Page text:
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Sunday, May 20, 2012

Cancer of the mind

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It has been a very, very long while since Walski has written anything related to religion. But recent events have made it necessary for him to do so.

In the Quran, there is one basic commandment that is seldom talked about these days, going by the rhetoric from the many so-called “protectors” of faith.

Let there be no compulsion in religion: Truth stands out clear from Error: whoever rejects evil and believes in Allah hath grasped the most trustworthy hand-hold, that never breaks. And Allah heareth and knoweth all things
Quran 2:256 Yusuf Ali translation

Instead, what we hear today here in Malaysia is compulsion – in spades. Compulsion to believe that there is one, and only one, interpretation of what Islam is, and what it demands of the faith’s believers. Compulsion to accept what the “majority” accepts, and the compulsion to denigrate any point of view not in concordance with what’s “accepted”. Worse, the compulsion to prevent any expression of said viewpoints.

How else could one explain this news report, published by Malaysiakini earlier this week?

A Muslim lawyers’ group is protesting Canadian author Irshad Manji’s programme in Kuala Lumpur on account of her “liberal” Muslim position, and wants her out of the country.


Persatuan Peguam Peguam Muslim Malaysia (PPMM) president Zainul Rijal Abu Bakar in a statement today said PPMM “objected to Irshad Manji’s programme” scheduled for this week.

“PPMM urges the government not to allow her to continue with her programme and have her leave Malaysia immediately, as it can be a cancer to Islamic practices in Malaysia,” Zainul Rijal said.

He added that several groups have lodged police reports over the matter, and also urged the ulama to come up with “rebuttals to counter” the ideas the author allegedly propagates.
(source: Malaysiakini, subscription required)

Two things occur to Walski immediately: Zainul Rijal is afraid. And Zainul Rijal has no bloody clue what he’s afraid of.
(what the real cancer is, and more, in the full post)

In fact, Walski dares venture that Zainul Rijal has never read anything Irshad Manji has written. Not her first book, “The Trouble With Islam Today(via Goodreads), nor her new book, “Allah, Liberty, and Love: A Path to Reconciliation".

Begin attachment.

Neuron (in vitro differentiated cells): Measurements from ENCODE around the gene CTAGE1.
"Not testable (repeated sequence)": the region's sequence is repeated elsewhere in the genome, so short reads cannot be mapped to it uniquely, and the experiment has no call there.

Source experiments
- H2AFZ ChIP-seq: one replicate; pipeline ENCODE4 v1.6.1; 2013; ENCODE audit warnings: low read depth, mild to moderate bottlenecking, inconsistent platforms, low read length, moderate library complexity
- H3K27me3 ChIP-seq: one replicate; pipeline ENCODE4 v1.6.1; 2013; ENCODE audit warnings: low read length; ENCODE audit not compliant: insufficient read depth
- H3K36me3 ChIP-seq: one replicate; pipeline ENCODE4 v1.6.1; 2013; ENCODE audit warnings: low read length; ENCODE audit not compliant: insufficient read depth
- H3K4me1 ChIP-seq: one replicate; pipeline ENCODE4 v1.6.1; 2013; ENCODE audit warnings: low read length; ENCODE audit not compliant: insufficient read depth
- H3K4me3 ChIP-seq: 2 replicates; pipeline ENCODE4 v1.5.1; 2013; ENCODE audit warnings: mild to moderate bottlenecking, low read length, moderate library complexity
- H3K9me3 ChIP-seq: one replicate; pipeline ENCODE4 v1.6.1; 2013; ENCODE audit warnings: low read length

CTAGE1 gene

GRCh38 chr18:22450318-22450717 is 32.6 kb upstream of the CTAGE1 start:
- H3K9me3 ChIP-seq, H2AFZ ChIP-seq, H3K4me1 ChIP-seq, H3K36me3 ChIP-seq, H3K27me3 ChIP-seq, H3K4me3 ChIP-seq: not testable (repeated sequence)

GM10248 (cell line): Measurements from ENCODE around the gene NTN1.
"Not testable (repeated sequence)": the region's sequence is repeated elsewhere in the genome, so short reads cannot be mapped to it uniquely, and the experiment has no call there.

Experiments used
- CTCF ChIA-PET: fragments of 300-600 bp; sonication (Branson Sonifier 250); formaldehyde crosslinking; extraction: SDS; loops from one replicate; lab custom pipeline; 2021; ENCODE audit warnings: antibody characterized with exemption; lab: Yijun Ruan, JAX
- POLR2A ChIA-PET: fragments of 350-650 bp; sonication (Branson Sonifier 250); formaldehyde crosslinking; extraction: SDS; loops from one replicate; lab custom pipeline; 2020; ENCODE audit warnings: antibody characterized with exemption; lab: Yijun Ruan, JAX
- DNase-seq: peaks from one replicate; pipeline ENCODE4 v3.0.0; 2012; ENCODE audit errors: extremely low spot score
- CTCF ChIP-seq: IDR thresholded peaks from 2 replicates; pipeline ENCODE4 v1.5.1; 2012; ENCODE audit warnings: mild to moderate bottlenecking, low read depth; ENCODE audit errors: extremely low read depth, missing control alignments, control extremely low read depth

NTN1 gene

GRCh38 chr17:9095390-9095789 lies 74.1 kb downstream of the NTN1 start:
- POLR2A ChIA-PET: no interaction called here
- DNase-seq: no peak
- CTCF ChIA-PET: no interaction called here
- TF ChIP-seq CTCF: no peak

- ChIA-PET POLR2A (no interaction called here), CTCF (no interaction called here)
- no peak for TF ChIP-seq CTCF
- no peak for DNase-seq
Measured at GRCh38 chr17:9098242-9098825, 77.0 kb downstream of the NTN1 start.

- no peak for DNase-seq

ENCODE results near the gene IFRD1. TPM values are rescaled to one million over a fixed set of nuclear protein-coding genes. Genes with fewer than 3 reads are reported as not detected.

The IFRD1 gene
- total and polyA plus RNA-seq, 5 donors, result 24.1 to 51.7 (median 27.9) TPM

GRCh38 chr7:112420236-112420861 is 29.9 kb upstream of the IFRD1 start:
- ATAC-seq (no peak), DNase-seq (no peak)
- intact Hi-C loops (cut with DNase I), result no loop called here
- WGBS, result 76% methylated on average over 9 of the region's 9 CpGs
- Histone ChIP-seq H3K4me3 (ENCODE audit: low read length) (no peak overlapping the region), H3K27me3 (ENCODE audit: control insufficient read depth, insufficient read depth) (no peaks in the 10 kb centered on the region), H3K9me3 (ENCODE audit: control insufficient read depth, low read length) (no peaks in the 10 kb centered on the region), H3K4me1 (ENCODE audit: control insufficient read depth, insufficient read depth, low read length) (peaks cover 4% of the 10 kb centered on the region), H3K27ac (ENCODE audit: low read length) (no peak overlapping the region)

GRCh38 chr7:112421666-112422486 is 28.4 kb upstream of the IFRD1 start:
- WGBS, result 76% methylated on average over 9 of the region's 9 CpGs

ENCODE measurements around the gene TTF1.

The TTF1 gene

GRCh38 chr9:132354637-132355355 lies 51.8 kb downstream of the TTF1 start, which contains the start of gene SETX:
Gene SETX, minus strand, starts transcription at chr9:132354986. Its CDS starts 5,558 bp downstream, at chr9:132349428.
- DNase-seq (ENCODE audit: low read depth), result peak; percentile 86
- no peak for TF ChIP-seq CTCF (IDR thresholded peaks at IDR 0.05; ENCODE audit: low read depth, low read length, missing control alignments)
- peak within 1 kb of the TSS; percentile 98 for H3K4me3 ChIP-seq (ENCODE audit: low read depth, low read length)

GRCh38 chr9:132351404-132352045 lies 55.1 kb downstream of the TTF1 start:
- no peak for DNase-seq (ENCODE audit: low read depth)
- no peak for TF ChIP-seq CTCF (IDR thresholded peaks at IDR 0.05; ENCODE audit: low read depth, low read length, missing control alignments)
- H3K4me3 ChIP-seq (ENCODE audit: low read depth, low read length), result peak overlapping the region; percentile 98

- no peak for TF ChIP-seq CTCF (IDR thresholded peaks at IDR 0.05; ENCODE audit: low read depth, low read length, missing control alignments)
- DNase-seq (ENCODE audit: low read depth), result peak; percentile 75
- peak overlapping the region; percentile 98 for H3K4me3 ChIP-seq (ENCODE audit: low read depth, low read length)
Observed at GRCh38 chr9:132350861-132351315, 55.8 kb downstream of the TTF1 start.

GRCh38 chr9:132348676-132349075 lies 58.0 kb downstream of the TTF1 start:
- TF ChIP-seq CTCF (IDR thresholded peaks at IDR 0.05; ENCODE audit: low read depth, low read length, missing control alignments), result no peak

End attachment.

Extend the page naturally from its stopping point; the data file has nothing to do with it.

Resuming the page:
And, as Walski’s learned friend Haris Ibrahim has suggested in his posting on The People’s Parliament, Zainul Rijal "has, himself, no answer to her points of view".

Instead, the vehement opposition to Irshad Manji is based on her sexual orientation, and the fact that she’s a “liberal”.

And as we all know, the word “liberal” has become a foul seven-letter word among the seemingly growing number of folks wearing a conservative faƧade.

Even worse, without even delving into what her message is – probably because these naysayers don’t have a clue – there is the immediate assumption that she’s here to champion LGBT issues. And as Walski has mentioned elsewhere, LGBT has become a manufactured political issue du juor.

So, exactly what points of view does Irshad Manji have? Here’s an example:

The clip above is from approximately two months ago, and talks about her new book “Allah, Liberty, and Love: A Path to Reconciliation”. Any mention of LGBT and the championing of LGBT issues?

So what is it that Irshad Manji says that orthodox Muslims find so repugnant and repulsive, to the point that they do not even want her on Malaysian soil? And please do Walski a favor – get your orthodox and/or conservative Muslim friends to listen to the the clip above, and then ask them the same question.

If you had the moral courage to listen to the clip above, allow Walski to ask you a couple of other questions: Did you spontaneously combust, or get struck down by a bolt of lightning? Has your faith in God (assuming you have it in the first place) suddenly disappeared?

It is a safe assumption to say that the probable and most likely answers to both these rhetorical questions are ‘No’.